The Games are nearly over and the politics begin – but who are carers’ parliamentary champions now?
The sun may be shining but make no mistake – the summer is over. This week saw the expected Cabinet shuffle. No surprise to anyone really that Andrew Lansley moved on – his bruising over the Health and Social Care Act meant his time had come. We were taking bets in the office on who his successor might be, but no-one predicted the outcome . Jeremy Hunt, I’m sure he would admit himself, has not at any time in his career been notably visible at the helm of campaigns to improve either health or care.
He has been brought in to persuade us all that the health reforms are all good and will work a treat. Where I am sitting, what I see now is local health professionals and managers, as well as carers, patients and the organisations which support them, entirely unclear how large chunks of this is going to work. Carers Trust and carers’ organisations have spent years working with PCTs so that they begin to understand carers and the kind of support needed, and much of that may now be lost in the transition from one set of decision makers to another. Or alternatively, we may find that little changes except logos, offices and headed paper, with the huge superstructure of the NHS Commissioning Board providing even more bureaucracy than was there before.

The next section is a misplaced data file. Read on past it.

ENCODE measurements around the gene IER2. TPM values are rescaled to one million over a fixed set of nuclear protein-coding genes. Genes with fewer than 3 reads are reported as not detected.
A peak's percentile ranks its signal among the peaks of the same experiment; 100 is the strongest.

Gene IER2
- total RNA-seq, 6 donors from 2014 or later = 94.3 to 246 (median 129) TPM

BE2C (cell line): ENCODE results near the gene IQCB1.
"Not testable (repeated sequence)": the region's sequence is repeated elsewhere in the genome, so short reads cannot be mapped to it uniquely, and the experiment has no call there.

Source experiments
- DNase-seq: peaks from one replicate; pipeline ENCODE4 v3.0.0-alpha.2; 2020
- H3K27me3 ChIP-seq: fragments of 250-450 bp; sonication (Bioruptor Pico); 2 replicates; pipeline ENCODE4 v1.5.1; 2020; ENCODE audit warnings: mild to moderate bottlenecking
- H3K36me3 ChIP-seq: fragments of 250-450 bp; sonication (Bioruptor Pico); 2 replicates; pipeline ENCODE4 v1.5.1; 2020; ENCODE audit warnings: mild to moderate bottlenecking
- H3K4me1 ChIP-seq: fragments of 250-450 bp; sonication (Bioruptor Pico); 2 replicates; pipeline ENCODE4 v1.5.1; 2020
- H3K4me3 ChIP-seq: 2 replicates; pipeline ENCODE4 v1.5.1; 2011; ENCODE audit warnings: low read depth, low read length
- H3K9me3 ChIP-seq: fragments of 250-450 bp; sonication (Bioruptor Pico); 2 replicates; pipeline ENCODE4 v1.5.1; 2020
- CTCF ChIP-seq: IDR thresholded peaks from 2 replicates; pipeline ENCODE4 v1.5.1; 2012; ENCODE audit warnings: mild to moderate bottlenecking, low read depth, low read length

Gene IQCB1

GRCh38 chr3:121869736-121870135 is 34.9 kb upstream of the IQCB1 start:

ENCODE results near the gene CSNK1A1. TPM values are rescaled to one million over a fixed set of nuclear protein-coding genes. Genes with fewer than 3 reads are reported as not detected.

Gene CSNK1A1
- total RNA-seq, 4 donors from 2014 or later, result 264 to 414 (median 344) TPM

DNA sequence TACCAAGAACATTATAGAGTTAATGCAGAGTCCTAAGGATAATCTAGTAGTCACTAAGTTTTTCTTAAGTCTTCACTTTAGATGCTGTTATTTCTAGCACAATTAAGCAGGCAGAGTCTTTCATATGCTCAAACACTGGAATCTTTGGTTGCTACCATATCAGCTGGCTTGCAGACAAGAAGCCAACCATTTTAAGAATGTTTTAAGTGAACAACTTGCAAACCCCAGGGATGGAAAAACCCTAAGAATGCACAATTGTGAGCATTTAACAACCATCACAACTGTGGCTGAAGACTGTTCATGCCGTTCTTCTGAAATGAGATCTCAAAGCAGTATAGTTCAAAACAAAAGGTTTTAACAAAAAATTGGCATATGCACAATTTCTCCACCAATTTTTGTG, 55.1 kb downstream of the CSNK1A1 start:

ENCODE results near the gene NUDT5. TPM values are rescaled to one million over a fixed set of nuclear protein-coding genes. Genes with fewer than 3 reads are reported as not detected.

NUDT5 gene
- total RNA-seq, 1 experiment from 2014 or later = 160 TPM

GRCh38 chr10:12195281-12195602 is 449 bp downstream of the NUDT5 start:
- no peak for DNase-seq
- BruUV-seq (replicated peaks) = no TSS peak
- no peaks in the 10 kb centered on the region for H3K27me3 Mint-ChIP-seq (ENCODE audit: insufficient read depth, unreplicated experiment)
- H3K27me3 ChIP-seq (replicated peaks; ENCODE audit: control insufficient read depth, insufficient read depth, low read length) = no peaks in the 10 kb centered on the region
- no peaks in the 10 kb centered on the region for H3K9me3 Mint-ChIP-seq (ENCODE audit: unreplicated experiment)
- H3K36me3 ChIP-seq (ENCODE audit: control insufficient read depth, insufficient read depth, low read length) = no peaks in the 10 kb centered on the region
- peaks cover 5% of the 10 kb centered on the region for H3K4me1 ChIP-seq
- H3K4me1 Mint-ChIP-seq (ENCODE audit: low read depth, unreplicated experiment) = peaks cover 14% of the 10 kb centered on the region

So a tall order indeed. Good luck, Mr Hunt. I think you may need it.
In other reshuffle news, here in carer policy land we’re all a bit sad to see Paul Burstow return to the back benches . He was of course, fully involved with the health reforms I’ve just spent half a blog criticising, so he too will have to reflect in five years’ time whether it was all worth it. However what you can say is that no Health Minister, probably ever, has pushed carers’ issues as far as he has in terms of recognition. We now have a draft Care and Support Bill with carers written all over it – not perfect, but you can’t miss the carer theme. He personally took the initiative to put pressure on PCTs to spend money on carers and was supportive of Carers Trust and our campaigns on this. It hasn’t solved everything, and it was never going to in such a short time, but it has made an impact. We’ll miss his role as government champion for carers. I hope Norman Lamb will take a leaf out of his book, in this respect at least.
And finally, today we have the second reading debate on the Social Care (Local Sufficiency) and Identification of Carers Bill. Barbara Keeley MP – an incredible advocate for carers – has used her Private Members Bill slot to promote the ways in which carers can be supported and increase the duties on a range of organisations to identify carers. Watch this space for an update on the debate early next week. Good luck Barbara, and thank you – we’re all behind you.